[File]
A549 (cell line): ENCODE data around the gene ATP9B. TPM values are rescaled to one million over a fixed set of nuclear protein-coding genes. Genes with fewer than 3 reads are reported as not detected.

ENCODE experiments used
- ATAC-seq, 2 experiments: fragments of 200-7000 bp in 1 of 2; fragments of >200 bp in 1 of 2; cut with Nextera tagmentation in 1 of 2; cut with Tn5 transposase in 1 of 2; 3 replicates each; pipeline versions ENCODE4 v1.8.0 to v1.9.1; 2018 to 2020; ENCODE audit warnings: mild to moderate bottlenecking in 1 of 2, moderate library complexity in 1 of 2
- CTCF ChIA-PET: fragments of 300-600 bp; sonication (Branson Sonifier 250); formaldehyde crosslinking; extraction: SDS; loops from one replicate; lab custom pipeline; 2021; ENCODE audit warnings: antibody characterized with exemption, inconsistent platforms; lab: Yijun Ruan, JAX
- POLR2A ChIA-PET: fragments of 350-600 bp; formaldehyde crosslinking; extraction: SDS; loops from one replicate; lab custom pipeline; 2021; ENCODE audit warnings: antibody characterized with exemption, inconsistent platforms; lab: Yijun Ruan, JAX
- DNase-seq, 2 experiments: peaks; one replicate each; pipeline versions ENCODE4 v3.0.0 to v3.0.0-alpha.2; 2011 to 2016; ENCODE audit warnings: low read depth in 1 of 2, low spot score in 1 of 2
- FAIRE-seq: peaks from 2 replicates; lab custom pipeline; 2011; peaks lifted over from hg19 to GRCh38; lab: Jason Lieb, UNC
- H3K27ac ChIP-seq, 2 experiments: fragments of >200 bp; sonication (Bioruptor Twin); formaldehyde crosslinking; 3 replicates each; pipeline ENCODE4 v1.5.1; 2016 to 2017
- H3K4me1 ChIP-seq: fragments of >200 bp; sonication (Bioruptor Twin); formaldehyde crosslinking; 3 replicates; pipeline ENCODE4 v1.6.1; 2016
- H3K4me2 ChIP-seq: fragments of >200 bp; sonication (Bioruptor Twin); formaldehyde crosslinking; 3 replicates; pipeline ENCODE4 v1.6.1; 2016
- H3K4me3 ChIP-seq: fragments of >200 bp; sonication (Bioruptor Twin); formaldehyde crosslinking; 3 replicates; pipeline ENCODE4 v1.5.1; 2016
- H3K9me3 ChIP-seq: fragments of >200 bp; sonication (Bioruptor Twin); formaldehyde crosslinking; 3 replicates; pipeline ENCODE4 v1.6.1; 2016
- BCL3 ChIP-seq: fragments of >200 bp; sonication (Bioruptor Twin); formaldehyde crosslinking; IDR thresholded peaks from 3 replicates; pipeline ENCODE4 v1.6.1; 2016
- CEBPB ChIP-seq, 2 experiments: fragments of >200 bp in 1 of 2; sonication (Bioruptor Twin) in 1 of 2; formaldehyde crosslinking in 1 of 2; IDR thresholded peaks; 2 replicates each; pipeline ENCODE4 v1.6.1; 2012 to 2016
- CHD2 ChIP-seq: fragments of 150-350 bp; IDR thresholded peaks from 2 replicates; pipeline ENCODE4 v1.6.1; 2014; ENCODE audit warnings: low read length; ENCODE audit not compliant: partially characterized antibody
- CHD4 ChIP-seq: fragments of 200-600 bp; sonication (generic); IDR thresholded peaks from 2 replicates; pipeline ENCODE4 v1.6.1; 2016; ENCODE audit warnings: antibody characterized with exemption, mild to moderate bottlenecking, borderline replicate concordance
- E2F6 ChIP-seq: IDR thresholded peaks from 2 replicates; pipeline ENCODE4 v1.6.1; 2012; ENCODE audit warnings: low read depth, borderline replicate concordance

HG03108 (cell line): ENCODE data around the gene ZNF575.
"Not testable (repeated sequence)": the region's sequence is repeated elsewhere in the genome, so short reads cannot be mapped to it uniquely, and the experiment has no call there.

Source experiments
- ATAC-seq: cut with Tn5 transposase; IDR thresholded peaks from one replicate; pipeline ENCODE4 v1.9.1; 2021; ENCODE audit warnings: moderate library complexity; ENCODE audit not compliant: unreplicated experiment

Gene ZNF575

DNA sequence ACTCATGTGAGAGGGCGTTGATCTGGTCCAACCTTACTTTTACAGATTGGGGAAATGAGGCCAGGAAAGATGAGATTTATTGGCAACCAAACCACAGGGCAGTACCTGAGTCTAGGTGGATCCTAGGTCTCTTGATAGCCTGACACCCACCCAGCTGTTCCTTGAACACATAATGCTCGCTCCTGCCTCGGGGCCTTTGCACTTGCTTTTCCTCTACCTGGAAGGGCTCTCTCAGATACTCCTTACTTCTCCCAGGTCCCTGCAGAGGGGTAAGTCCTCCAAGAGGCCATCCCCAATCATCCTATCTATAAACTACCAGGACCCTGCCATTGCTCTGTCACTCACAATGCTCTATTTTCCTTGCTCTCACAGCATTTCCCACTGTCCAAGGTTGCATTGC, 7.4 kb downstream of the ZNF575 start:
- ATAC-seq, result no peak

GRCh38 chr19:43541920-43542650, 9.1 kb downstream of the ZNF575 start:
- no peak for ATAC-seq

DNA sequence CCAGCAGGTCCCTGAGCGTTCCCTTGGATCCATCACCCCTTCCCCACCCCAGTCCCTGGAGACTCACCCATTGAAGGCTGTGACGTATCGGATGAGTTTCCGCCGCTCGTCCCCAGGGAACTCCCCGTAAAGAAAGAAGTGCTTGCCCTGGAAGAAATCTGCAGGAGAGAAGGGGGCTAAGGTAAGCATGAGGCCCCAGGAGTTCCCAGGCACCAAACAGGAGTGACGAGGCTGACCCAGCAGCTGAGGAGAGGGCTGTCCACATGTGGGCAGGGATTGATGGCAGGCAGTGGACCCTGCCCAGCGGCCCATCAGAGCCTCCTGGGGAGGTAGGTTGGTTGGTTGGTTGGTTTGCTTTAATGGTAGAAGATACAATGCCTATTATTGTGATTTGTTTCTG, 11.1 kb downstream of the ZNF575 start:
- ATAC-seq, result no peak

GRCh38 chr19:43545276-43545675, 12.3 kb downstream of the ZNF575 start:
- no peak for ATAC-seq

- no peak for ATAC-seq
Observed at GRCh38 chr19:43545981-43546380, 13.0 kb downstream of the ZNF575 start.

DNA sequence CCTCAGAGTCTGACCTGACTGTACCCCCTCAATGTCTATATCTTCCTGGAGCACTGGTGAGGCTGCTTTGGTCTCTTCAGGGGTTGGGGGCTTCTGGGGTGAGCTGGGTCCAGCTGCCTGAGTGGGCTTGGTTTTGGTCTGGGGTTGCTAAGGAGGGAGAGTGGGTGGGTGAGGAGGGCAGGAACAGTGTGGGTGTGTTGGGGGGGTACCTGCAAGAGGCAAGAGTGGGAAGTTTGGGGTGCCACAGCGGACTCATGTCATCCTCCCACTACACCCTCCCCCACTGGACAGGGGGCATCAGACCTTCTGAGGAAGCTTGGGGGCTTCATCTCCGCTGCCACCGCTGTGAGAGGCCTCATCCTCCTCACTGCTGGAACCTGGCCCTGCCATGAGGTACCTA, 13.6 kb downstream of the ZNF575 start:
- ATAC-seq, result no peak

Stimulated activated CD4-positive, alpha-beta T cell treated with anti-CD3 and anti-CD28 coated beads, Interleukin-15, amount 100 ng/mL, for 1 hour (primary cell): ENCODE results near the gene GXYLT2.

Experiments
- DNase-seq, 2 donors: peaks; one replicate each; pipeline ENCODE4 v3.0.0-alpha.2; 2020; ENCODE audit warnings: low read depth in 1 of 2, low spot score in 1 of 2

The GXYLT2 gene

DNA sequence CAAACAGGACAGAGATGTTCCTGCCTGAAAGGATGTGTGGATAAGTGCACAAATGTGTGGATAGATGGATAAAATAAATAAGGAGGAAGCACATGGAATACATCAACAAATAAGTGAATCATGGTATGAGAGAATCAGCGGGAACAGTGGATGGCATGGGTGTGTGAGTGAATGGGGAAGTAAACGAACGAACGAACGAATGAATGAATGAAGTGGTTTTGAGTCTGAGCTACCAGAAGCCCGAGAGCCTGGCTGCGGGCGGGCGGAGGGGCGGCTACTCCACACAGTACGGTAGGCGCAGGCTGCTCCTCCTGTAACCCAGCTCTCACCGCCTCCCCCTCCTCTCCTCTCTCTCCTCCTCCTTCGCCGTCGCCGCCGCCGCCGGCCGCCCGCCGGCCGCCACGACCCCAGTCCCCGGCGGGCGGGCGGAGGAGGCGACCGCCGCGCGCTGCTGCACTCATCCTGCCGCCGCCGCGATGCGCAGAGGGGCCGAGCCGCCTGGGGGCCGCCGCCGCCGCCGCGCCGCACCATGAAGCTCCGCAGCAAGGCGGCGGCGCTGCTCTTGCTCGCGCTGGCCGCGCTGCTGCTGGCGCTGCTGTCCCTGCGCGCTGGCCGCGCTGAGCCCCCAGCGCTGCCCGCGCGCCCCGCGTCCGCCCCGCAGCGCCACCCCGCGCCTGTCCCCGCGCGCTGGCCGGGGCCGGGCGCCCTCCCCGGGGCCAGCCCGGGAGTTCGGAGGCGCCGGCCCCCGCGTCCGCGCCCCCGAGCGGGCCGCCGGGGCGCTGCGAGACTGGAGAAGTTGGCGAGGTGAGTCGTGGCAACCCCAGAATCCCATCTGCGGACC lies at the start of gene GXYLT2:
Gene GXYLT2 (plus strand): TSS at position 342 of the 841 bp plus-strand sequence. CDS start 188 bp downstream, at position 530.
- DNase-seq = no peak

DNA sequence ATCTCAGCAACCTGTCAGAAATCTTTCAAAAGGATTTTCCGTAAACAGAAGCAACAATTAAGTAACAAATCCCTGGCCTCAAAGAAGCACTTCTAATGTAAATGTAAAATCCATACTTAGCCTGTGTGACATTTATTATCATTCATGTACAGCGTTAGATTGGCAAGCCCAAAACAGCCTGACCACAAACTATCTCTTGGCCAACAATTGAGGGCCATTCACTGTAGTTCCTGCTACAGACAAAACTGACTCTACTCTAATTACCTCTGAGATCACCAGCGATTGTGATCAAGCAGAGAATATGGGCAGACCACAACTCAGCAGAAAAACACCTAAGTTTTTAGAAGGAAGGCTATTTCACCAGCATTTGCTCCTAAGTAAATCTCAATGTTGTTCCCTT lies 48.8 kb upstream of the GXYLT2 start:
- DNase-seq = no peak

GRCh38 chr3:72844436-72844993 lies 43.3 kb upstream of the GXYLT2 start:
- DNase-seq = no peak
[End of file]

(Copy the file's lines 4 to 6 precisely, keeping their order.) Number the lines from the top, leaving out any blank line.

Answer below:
- CTCF ChIA-PET: fragments of 300-600 bp; sonication (Branson Sonifier 250); formaldehyde crosslinking; extraction: SDS; loops from one replicate; lab custom pipeline; 2021; ENCODE audit warnings: antibody characterized with exemption, inconsistent platforms; lab: Yijun Ruan, JAX
- POLR2A ChIA-PET: fragments of 350-600 bp; formaldehyde crosslinking; extraction: SDS; loops from one replicate; lab custom pipeline; 2021; ENCODE audit warnings: antibody characterized with exemption, inconsistent platforms; lab: Yijun Ruan, JAX
- DNase-seq, 2 experiments: peaks; one replicate each; pipeline versions ENCODE4 v3.0.0 to v3.0.0-alpha.2; 2011 to 2016; ENCODE audit warnings: low read depth in 1 of 2, low spot score in 1 of 2